We all get the value of social prospecting. By attending events and not being a jerk you can meet people who can advance your career, become great clients, great friends or your next spouse. Lots of people get stuck on the being a jerk part. Social prospecting is similar to dating. Desperate people don’t get dates. How do you make a connection before they disappear?
This isn’t your first rodeo. You know how to start conversations you know how to keep the conversation going and identify interests in common. You know less is more and when it’s time to break away. So how do you make the connection?
It’s actually very simple. At parties and events two major bottlenecks are the coat check line and the valet parking station. (Skip the bathroom line because no one wants to talk when they’ve really gotta go.)
You see the person you would like to see again as they wait for their Maybach to pull up. You ignore the attendant calling “Who has the black Honda Civic?”
One approach is to Establish Your Value. You’ve learned they entertain a lot. They don’t know much about wine, you do. They are traveling to St. Maarten for the first time. You just returned. Remind them you talked about this topic. You have some ideas you would be glad to pass along.
Another approach is mentioning Shared Interests. Enthusiasts with a hobby or special interest like to talk about it with fellow fans. When they aren’t at shows, exotic car club owners gather in parking lots to talk about cars. In this example you approach the person you met, explain you had a good time and mention your shared interests as the rationale for keeping in touch.
These two approaches lead to Asking for Contact Information. “Here’s my business card” shatters the mood. Try: “I would like to keep in touch. How do I do that?” Stop talking. They might pull out a card or write their email address on a cocktail napkin. They might suggest social media. At this point I pull out my own card, write “Bryce and Jane” on the back along with our phone number. I present the card handwritten side forward. This identifies it as a personal connection, yet they have my business details on the other side.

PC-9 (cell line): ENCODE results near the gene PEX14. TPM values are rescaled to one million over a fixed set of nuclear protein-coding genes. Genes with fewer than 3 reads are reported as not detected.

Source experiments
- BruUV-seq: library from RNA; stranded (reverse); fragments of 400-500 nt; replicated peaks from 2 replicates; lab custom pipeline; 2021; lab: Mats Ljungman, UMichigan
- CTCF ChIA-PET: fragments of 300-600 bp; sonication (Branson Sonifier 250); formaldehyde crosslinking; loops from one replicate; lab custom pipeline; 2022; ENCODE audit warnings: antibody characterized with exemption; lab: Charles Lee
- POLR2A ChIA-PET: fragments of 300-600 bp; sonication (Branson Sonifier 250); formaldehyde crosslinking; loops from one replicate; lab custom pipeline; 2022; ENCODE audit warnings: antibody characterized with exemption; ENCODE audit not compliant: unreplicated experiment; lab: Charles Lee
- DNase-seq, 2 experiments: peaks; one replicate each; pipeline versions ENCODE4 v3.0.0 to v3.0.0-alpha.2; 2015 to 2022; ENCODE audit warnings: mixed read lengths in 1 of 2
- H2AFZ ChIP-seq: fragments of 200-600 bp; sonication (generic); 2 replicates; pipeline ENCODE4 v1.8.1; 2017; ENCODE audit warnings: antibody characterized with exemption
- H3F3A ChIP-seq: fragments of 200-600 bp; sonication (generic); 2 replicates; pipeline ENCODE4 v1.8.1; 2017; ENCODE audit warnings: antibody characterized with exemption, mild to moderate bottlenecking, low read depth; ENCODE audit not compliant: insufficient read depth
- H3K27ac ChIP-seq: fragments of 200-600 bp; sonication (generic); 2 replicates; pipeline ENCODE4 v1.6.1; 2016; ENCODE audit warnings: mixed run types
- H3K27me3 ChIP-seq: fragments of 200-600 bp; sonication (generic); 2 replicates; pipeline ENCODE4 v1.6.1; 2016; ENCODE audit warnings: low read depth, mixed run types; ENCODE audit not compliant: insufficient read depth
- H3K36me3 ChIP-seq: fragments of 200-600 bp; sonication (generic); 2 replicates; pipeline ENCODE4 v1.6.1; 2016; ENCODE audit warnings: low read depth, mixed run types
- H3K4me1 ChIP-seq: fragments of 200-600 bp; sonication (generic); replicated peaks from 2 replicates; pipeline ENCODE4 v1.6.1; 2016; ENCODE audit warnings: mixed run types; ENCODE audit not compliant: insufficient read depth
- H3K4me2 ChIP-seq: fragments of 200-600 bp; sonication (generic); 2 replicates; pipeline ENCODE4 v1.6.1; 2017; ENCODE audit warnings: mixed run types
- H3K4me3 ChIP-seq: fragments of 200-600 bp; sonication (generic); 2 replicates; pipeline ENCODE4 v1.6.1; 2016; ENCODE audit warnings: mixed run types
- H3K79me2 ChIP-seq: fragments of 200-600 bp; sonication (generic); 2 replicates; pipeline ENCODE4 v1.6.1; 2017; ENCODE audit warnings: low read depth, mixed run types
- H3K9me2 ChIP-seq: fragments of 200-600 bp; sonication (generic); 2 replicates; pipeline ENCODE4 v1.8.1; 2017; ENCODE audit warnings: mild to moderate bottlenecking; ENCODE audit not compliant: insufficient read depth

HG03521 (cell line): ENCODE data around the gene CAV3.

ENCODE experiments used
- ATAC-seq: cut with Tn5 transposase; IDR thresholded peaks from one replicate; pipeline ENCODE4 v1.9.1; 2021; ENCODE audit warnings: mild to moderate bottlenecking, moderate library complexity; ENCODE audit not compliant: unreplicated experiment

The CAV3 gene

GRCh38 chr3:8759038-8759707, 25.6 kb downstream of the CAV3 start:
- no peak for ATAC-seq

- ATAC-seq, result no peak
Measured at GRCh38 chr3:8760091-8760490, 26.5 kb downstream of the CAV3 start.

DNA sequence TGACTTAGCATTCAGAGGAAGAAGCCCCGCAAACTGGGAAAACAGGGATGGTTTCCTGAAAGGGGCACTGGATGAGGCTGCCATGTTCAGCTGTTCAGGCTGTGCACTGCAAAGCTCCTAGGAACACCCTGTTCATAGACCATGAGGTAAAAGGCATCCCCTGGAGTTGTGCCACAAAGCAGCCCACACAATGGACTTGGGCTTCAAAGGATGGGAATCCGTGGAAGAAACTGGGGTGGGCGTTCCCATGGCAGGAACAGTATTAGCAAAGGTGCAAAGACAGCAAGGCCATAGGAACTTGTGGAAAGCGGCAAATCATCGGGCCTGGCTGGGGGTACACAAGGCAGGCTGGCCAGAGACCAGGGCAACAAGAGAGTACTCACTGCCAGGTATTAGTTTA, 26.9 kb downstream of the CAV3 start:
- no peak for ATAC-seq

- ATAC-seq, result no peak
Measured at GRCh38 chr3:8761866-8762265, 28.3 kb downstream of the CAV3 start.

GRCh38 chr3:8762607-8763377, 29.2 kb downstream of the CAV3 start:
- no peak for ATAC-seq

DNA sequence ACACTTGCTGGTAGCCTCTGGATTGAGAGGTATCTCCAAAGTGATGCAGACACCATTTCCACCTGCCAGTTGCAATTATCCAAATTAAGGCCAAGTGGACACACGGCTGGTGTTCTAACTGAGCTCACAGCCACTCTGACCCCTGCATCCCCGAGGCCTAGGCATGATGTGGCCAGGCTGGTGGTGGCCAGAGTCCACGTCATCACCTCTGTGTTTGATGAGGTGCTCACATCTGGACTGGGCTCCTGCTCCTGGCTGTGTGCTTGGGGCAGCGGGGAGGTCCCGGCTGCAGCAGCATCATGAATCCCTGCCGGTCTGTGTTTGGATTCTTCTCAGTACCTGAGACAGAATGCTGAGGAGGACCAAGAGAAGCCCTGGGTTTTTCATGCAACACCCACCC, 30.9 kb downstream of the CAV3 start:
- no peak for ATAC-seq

But that’s not you. You like them but don’t want to adopt them. A simple Looking Forward to Seeing You at the Next Event positions you as a regular attendee at the function. This might be a museum exhibition opening, art gallery reception or professional society meeting.
You like these folks but don’t want the evening to end. Here’s another approach: We’re Heading Out to Dinner. Want to Join Us? You might attend after work events where the food on offer is pretty sparse or the crowd around the buffet is thick with freeloaders. It’s likely they haven’t eaten either. You haven’t entered into a contractual obligation to buy them dinner. New friends thrown together by circumstances know they are picking up their own tab.
Sometimes you don’t need to solicit contact information. If you are at an alumni club function, it’s likely the group maintains an online directory of members with contact details. You might say: I Had a Good Time…I May Be Giving You a Call. It’s understood everyone’s contact information is available. Make sure you do call. Although you aren’t looking to date them, you want to demonstrate you are true to your word.
Social prospecting is an art. Too often we let great opportunities slip away because we hesitated to make the next move.
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